A Beautiful Day in the Neighborhood (2019)

I’m really emotional about the town that I come from, Pittsburgh. When people talk down on it or proclaim how they can’t wait to get out of here, I get upset. There’s nothing like this city to me and nowhere I go in the rest of this world can really measure up.

A Rick Sebak documentary can bring me to tears. And watching the trailer for this movie, I realized that I’d probably be moved for its entire running time.

I mean, how can you not love Pittsburgh, a city that has given you the 1970’s Steelers, probably the roughest gang of brutes that ever took the gridiron; Bruno Sammartino, perhaps the greatest pro wrestler of all time; and also Fred Rodgers, a man who gently helped several generations grow up?

Tom Junod started writing for Esquire in 1997, with some of his notable works including The Abortionist, The Rapist Says He’s Sorry and The Falling Man, which was turned in to a documentary. His Esquire profile of Mister Rogers, “Can You Say … Hero?”, was the basis for this movie, written by Micah Fitzerman-Blue and Noah Harpster (who also teamed to write Maleficent: Mistress of Evil).

It’s directed by Marielle Heller, who created the films The Diary of a Teenage Girl and the Lee Israel biopic Can You Ever Forgive Me? 

Lloyd Vogel (Matthew Rhys) is the award-winning Esquire journalist in this story who stands in for Junod. Recently in The Atlantic, Junod wrote about the differences between reality and the film. He never got in a fistfight with his father at his sister’s wedding. You should read that article, marvel at how well-written it is, then come back to read my poor by comparison thoughts on this film. You can also see more of what is true and false in this Slate article.

Tom Hanks plays Rogers and if there’s anyone else that should imbue this role, I don’t know who it could be. I traveled over an hour to see Mr. Rogers at the age of seven, so excited to be near him. He was just a constant moment of my childhood and there comes a time when we grow past our childhood, in the same way that Lloyd has forgotten his stuffed childhood friend Old Rabbit.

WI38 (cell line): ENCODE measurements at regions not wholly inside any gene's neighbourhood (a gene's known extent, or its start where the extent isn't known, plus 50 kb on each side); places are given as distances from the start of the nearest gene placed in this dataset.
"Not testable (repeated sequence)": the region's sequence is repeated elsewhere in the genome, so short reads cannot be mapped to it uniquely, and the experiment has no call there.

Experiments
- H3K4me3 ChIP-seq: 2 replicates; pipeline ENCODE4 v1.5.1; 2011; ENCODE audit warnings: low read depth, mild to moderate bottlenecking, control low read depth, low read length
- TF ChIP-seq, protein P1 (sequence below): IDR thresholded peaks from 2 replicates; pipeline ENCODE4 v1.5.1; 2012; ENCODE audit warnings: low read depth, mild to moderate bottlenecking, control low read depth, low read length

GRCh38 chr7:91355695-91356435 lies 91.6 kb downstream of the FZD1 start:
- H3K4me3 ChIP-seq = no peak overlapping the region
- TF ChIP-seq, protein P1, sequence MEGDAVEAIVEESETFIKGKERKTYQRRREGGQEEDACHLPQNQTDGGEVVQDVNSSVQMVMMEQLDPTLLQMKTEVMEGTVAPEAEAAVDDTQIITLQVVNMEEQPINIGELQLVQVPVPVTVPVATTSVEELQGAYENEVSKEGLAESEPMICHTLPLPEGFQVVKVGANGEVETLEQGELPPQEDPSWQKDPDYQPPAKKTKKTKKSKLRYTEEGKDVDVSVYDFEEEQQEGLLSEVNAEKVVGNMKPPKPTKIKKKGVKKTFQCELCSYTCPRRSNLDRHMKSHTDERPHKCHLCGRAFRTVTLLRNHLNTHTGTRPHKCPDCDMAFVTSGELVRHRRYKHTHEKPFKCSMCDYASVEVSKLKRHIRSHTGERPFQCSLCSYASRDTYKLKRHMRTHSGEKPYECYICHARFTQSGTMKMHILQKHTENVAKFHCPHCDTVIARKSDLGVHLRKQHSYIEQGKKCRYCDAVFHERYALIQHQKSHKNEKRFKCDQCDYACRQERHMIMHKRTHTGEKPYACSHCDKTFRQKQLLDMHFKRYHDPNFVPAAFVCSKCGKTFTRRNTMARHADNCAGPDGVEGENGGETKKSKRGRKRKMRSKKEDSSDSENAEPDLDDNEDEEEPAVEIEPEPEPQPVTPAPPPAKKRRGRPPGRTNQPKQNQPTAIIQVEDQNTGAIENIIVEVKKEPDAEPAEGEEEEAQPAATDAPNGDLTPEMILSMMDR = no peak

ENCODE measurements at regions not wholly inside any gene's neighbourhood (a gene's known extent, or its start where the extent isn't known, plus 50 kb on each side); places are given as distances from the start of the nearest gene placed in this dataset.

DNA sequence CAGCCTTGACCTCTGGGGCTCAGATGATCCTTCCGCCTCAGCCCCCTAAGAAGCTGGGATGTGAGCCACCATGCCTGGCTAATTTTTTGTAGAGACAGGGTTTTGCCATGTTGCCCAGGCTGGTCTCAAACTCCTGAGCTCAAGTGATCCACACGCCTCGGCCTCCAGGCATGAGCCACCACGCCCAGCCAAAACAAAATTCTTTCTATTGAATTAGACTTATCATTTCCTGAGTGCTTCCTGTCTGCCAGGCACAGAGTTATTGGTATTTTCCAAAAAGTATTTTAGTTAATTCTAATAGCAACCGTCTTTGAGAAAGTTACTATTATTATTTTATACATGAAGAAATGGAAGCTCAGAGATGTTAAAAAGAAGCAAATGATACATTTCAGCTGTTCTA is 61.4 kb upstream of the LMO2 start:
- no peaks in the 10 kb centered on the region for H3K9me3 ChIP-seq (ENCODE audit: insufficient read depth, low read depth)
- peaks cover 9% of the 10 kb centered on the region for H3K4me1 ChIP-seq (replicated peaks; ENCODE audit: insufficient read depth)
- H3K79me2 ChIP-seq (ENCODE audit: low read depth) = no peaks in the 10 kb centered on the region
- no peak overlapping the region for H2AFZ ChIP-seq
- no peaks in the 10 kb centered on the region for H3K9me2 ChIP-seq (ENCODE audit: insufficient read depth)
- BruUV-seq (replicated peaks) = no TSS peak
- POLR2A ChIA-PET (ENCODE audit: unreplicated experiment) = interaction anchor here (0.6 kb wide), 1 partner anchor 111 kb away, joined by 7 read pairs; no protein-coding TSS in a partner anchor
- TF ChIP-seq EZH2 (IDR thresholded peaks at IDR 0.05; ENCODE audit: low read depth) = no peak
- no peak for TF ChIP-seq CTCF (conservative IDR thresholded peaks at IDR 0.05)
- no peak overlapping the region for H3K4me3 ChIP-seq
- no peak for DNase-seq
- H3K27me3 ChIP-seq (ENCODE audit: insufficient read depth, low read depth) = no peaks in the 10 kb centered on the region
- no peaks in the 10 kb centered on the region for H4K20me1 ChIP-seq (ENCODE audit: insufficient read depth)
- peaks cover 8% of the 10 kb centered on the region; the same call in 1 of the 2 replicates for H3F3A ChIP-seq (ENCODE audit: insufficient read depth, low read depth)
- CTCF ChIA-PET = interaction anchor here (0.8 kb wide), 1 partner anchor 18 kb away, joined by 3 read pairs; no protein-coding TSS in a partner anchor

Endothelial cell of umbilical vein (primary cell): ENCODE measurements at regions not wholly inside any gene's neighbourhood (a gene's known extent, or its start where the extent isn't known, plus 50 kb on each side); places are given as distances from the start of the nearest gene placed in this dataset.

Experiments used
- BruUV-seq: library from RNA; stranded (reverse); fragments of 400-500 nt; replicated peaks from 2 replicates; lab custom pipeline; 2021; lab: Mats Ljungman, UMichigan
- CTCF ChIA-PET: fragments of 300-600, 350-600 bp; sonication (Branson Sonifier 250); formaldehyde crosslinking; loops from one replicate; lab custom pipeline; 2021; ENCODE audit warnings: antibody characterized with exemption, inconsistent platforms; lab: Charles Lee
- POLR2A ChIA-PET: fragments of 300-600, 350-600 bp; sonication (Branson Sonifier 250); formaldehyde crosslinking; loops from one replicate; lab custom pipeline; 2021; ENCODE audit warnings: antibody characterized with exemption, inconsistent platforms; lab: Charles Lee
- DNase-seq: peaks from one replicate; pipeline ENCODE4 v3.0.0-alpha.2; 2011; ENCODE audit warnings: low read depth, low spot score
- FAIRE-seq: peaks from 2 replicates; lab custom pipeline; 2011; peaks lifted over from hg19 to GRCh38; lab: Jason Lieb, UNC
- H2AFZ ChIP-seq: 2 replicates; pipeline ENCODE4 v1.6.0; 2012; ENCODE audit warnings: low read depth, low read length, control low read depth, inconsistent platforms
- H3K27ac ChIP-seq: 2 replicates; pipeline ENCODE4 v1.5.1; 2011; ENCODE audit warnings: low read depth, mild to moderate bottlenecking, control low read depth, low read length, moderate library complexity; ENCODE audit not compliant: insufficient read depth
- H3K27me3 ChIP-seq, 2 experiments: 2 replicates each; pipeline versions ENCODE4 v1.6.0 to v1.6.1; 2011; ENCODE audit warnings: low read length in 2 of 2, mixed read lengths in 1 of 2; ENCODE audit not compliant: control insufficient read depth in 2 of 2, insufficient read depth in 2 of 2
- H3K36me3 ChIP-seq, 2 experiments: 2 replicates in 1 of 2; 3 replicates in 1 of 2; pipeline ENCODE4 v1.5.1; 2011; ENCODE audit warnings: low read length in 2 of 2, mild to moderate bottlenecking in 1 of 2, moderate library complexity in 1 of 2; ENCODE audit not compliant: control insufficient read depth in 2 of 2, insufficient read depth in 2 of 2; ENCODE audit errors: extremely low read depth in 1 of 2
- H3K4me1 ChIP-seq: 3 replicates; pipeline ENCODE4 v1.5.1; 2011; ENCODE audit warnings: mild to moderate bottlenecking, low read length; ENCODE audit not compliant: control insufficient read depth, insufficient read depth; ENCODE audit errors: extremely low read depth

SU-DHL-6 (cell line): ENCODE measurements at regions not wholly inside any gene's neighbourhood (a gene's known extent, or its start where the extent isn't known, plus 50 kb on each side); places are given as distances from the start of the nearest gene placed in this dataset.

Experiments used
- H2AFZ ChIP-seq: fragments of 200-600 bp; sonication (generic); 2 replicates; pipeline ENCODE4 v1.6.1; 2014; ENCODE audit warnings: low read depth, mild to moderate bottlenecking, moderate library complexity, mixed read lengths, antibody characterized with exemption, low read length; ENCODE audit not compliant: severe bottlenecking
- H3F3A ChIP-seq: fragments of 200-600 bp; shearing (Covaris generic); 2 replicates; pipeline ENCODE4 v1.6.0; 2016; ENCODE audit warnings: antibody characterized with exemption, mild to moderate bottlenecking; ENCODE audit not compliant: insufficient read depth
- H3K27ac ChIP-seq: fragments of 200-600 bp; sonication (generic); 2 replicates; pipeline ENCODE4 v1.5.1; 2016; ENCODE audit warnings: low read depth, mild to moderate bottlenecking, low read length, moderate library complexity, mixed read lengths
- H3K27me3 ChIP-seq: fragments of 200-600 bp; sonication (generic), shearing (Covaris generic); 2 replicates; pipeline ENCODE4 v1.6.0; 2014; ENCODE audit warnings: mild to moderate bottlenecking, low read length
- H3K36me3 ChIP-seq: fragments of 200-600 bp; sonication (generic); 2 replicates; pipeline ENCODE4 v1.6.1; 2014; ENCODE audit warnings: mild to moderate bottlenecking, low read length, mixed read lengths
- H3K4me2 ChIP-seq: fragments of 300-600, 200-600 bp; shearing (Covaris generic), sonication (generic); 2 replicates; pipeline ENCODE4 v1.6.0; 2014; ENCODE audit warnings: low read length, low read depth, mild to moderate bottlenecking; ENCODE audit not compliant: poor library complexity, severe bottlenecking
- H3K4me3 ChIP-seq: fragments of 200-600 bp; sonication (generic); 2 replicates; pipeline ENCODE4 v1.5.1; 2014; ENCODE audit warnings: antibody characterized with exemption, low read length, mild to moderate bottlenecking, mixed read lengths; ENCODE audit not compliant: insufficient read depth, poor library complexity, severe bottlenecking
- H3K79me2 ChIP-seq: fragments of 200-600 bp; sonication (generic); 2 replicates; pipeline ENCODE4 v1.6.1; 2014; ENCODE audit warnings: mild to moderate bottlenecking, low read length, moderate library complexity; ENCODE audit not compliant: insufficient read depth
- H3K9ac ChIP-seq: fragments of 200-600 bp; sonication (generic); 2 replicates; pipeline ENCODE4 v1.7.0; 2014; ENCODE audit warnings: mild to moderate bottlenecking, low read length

To be honest, I needed to hear from Fred Rogers and consider what his message can still mean today, in a world where anger is the only thing sustaining me most days. I forget all the wonderful things that exist in the world, whether they’re as simpler as an Italian direct to video horror movie or the love you get from your wife. This movie succeeds because it imparts that message without feeling preachy. These things just are. You are special, as Mister Rogers told me nearly forty years ago and like that stuffed rabbit that the writer has forgotten, I’ve forgotten too.

This movie will mean something somewhere else, but it reminds me again of why I love Pittsburgh. Why this city makes me so emotional that my eyes grow wet. Because it’s a place that built things at one point. Maybe it was the steel in skyscrapers. Perhaps it was the birthplace of someone like Warhol. Or maybe it was the home to someone like Mister Rogers, who took his Neighborhood of Make-Believe and sent it into our homes and tried to get us ready for the world that would come once he was gone.

It’s a dark and frightening place, if I can be perfectly honest with you. There are days where I can’t control the shaking in my body because I get so nervous and worried and unable to decide what to do that I have no recourse other than to just shake.

Maybe I should meditate further on this quote from Rogers: “As human beings, our job in life is to help people realize how rare and valuable each one of us really is, that each of us has something that no one else has — or ever will have — something inside that is unique to all time. It’s our job to encourage each other to discover that uniqueness and to provide ways of developing its expression.”

I don’t have any of the answers. But I’m trying. And that’s the best we can do. You should see this movie, obviously.

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